Living in the past

This is interesting, from The Strand (Canada)

1.-Gatsby-Garden-Party-at-Spadina-House-2013-Maddy-de-Sousa-720x480This past September, I learned of a couple in Washington state who live their lives as though it were the late Victorian era.

The wife, Sarah A. Chrisman, published an article on Vox titled, “I love the Victorian era. So I decided to live in it.” In the article, she outlines the material aspects of their daily lives—they use an icebox instead of a refrigerator, for example, and both wear period-appropriate clothing, and Chrisman explains how and why they came to live this way. Both Sarah and her husband study history and work as consultants and speakers on late Victorian life. They claim that by living their everyday lives with antiques from the time, they gain special insight into the lives of late Victorian people as a form of primary source study. They love the era, admire its perceived aesthetic and ideals, and simply like living this way. Chrisman ends the piece by recalling some of the negative reactions they’ve received from other people, ranging from relatively mild (her husband’s “hand-knit wool swim trunks raise more than a few eyebrows”) to the decidedly more serious (including a threatening letter repeating the word “kill”).

Trying to recreate the past in one’s present is not a recent phenomenon. The modern historical re-enactment movement emerged in the late 1960s and early 1970s, with a renewed interest beginning in the 1990s. Generally, the term “historical re-enactment” refers to the re-enactment of a particular historic event or activity as it was performed during a period of time, often with participants portraying real historical personages. American Civil War re-enactments are a good example. “Living history” is the portrayal of the broader everyday life of a given period, with participants generally representing “types,” rather than specific historical figures. The interpreters at Colonial Williamsburg, and the show The 1900 House and its numerous spin-offs are examples of this.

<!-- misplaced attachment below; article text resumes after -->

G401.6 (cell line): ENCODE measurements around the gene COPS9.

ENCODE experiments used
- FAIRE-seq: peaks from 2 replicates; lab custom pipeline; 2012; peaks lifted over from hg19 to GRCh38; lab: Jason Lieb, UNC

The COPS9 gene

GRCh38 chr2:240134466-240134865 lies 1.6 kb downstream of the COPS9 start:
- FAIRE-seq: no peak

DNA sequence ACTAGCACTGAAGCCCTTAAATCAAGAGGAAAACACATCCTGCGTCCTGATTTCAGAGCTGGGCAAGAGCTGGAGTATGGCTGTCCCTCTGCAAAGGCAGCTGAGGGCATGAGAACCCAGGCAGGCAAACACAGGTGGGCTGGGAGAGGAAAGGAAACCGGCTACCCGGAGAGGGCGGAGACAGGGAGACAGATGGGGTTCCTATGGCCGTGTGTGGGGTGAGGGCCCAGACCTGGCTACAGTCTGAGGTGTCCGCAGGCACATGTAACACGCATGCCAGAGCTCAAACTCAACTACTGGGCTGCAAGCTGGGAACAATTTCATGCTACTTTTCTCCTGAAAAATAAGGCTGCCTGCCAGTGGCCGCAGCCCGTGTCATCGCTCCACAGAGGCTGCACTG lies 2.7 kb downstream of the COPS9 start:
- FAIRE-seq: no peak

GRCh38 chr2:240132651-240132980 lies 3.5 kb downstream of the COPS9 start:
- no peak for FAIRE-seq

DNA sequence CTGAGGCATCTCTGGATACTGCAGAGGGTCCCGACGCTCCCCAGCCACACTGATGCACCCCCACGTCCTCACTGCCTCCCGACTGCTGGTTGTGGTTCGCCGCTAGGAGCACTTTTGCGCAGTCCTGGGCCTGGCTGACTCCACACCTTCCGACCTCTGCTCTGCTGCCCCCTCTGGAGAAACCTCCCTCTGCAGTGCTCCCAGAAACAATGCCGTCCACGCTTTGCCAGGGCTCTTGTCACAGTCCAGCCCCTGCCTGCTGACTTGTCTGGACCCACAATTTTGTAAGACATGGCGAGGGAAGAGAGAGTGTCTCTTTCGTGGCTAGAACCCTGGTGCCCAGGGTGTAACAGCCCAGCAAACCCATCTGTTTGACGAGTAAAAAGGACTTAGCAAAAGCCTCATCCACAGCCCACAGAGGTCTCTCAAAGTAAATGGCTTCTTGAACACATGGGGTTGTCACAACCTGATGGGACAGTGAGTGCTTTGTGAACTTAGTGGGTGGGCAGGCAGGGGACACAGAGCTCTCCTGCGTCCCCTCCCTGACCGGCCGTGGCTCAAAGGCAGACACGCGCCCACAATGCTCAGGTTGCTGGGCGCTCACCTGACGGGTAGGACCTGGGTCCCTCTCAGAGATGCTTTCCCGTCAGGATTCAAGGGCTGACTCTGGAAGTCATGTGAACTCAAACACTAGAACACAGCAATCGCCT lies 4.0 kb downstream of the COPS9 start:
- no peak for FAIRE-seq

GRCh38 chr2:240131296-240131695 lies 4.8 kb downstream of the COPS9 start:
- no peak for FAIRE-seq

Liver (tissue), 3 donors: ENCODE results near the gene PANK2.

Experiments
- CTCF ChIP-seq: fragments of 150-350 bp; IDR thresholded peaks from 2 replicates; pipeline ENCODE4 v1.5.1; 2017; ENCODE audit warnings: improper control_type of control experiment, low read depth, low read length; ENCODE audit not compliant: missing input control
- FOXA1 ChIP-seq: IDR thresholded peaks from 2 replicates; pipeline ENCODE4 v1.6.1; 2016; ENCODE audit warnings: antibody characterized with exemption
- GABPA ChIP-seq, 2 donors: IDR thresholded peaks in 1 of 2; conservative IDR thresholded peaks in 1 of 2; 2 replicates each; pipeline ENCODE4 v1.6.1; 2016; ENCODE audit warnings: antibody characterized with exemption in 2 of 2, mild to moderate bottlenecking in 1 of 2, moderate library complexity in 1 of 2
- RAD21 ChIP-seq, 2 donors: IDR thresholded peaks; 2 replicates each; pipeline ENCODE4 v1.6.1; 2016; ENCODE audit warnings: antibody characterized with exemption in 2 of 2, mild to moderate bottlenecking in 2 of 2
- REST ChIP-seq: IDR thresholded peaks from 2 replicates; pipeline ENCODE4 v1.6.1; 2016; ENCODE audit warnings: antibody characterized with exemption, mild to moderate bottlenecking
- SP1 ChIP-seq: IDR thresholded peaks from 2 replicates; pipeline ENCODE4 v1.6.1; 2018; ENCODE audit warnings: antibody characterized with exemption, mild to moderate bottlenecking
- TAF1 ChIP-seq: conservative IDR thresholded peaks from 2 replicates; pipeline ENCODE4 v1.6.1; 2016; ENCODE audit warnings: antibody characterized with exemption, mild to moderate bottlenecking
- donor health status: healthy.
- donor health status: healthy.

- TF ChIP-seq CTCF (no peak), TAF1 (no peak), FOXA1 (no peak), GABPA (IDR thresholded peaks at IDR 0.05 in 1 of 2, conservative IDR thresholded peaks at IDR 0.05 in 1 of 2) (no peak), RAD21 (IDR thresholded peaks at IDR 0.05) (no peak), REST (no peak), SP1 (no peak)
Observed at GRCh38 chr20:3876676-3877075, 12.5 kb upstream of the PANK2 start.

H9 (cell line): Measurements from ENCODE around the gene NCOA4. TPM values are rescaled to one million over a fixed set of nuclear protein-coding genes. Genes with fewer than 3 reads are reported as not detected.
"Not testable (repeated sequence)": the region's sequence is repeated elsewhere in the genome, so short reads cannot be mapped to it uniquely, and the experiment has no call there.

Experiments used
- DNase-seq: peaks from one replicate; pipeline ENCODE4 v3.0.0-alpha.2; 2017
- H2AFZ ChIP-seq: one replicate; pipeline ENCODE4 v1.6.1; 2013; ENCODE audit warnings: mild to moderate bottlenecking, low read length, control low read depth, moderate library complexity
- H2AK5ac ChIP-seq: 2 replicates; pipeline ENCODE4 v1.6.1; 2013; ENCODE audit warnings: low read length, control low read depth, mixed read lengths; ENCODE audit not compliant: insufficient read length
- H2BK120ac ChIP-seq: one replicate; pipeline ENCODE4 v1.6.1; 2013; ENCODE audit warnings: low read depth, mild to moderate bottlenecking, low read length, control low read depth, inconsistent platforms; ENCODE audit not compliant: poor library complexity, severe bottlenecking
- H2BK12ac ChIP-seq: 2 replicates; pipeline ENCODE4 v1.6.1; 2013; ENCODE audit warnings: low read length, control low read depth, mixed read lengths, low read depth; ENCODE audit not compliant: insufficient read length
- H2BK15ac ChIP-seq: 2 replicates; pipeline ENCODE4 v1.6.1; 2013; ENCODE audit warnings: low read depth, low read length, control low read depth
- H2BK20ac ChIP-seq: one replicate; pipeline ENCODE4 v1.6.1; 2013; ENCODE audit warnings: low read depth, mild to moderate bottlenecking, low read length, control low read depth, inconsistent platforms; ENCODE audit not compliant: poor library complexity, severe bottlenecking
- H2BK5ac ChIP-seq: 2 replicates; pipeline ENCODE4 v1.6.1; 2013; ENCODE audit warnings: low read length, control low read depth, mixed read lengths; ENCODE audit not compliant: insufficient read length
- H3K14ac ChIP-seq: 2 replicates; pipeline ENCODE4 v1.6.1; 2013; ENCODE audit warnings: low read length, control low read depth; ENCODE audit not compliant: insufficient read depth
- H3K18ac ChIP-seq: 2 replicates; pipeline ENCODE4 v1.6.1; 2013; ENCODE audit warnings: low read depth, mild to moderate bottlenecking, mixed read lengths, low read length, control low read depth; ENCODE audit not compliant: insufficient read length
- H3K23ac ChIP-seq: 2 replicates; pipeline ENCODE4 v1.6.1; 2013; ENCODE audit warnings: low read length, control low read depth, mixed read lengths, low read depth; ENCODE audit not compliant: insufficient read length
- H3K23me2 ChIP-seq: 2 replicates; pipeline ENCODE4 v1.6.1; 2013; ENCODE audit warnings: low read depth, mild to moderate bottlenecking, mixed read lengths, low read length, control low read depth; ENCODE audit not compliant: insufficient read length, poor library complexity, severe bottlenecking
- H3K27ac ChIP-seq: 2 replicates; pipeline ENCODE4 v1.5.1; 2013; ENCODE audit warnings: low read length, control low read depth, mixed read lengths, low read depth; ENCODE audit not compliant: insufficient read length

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Christmas #3

dickens_hpg_3449889bWhat would Christmas be without Charles Dickens?

Well here’s something different from the BBC. They will

‘will entice a new generation to the works of Dickens, with a “mischievous and irreverent” take on his novels, featuring his best-loved characters reimagined into one street.

A 20-part series, written by a former EastEnders scriptwriter, will have half-hour episodes laced with cliff-hangers in a beginners’ guide to Dickens’ books for a soap-loving generation.

It will see Caroline Quentin starring as Oliver Twist’s Mrs Bumble, Bafta-winner Stephen Rea as Bleak House’s Inspector Bucket, and Pauline Collins OBE as Mrs Gamp from Martin Chuzzlewitz.

They will join acting talents including Tuppence Middleton, as Amelia Havisham, in scenes which could see Scrooge bumping into Fagin in the local pub.

The series, entitled Dickensian, was written by Tony Jordan, who told the Telegraph he initially dismissed it as a “really crazy idea” which no-one would dare commission.

It will be a familiar set-up to anyone familiar with British soaps, with an elaborate set based around a 300ft cobbled high street, a pub, church and law court.